Richard M. Fazio, MD, MS1, Daniel J. Waintraub, MD1, Rabin Rahmani, MD1, Cristina H. Hajdu, MD2, James S. Park, MD3
1Maimonides Medical Center, Brooklyn, NY; 2New York University Langone Health, New York, NY; 3New York University Langone Medical Center, Brooklyn, NY
Introduction: Cystoisosporiasis is an underrecognized gallbladder infection of immunocompetent hosts due in part to subtle histopathologic findings and low index of suspicion during examination of routine cholecystectomy specimens. This case will highlight the importance of detecting the organism in order to gain understanding of its life cycle and to raise awareness of the potential symptoms for those who become immunosuppressed.
Case Description/Methods: A 65-year-old male with compensated cirrhosis presented with complaints of intermittent right upper quadrant pain for three months. He denied symptoms of diarrhea, jaundice, fever, chills, recent travel and sick contacts. CBC, BMP and liver enzymes were unremarkable. A right upper quadrant ultrasound illustrated multiple gallstones within the gallbladder along with wall thickening measuring up to 4.8mm. The patient underwent a laparoscopic cholecystectomy with resolution of symptoms. Pathologic evaluation of the resected gallbladder described elongated ‘banana-shaped’ zoites of C. belli within parasitopherous vacuoles in the gallbladder columnar mucosa.
Discussion: Cystoisospora belli (C. belli) is an intracellular protozoan of the intestinal epithelium often associated with gastrointestinal (GI) disease in immunocompromised patients or those who travel to endemic areas. The infection is acquired by fecal-oral route through ingestion of infective oocysts in contaminated water. Symptoms of C. belli include watery diarrhea, abdominal pain, nausea, vomiting and weight loss due to malabsorption, whereas most infected immunocompetent patients remain asymptomatic. C. belli is known to reside within parasitophorous vacuoles in epithelial cells of the small intestine; however, incidence of gallbladder infection is on the rise as there becomes an increased awareness and recognition on the part of the pathologist. Previously, lack of recognition has stemmed from multiple factors including a low index of suspicion in patients without clinical symptoms or those who remain immunocompetent, the underwhelming appearance of infected gallbladders with lack of significant tissue reaction, as well as the sparse distribution of the organisms themselves. The unexpectedly high prevalence in gallbladder specimens has given rise to the idea that the gallbladder may be an anatomic reservoir for this commensal organism in the immunocompetent host. For this reason, C. belli infection should be considered in patients exhibiting typical GI symptoms following immunosuppression.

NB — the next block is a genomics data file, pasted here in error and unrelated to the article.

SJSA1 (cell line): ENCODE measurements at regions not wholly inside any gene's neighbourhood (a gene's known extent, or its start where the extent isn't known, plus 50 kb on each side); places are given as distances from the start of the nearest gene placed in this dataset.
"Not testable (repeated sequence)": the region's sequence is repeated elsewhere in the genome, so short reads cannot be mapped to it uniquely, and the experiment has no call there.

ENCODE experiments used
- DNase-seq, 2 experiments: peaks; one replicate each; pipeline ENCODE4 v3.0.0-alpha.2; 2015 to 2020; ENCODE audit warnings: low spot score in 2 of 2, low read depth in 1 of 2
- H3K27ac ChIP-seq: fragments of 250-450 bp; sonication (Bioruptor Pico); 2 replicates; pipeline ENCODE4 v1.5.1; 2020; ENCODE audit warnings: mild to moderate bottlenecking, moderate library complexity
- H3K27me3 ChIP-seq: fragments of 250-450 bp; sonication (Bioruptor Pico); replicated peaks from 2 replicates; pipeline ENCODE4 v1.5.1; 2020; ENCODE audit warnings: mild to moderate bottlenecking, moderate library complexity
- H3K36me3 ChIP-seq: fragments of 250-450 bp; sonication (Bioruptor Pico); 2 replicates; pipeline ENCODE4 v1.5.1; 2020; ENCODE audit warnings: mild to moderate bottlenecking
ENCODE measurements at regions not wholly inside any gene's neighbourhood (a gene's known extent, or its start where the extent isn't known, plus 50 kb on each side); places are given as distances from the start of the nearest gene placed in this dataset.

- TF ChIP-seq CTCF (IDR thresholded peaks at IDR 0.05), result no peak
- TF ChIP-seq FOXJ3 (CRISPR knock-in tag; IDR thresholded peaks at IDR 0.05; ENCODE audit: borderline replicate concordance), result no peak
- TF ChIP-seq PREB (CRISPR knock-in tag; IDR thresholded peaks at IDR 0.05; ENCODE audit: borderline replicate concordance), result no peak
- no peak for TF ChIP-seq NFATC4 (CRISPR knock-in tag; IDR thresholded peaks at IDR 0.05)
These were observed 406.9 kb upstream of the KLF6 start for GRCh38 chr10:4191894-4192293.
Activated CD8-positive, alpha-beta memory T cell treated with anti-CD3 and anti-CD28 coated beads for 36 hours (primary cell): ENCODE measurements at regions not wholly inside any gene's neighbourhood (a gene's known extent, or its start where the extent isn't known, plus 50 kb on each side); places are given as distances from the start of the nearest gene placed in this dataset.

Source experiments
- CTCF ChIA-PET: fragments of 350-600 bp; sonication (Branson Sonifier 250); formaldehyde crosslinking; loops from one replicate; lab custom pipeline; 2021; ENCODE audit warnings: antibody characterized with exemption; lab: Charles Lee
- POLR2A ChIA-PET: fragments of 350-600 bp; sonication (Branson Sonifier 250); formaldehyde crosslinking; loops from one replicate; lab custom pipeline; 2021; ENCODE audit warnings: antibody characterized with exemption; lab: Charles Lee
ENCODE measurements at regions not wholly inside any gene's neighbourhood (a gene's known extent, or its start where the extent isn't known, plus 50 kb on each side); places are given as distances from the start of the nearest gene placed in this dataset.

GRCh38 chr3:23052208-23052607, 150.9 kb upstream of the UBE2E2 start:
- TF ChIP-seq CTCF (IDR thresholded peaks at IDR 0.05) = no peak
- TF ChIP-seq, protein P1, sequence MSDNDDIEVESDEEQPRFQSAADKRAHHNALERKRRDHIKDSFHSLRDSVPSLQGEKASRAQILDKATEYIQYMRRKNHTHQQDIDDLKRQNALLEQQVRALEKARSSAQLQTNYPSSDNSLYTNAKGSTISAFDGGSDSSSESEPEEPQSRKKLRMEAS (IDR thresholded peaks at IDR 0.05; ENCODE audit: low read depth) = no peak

Citation: Richard M. Fazio, MD, MS; Daniel J. Waintraub, MD; Rabin Rahmani, MD; Cristina H. Hajdu, MD; James S. Park, MD. P0042 - CYSTOISOSPORA BELLI INFECTION OF THE GALLBLADDER: MORE COMMON THAN YOU MAY THINK. Program No. P0042. ACG 2019 Annual Scientific Meeting Abstracts. San Antonio, Texas: American College of Gastroenterology.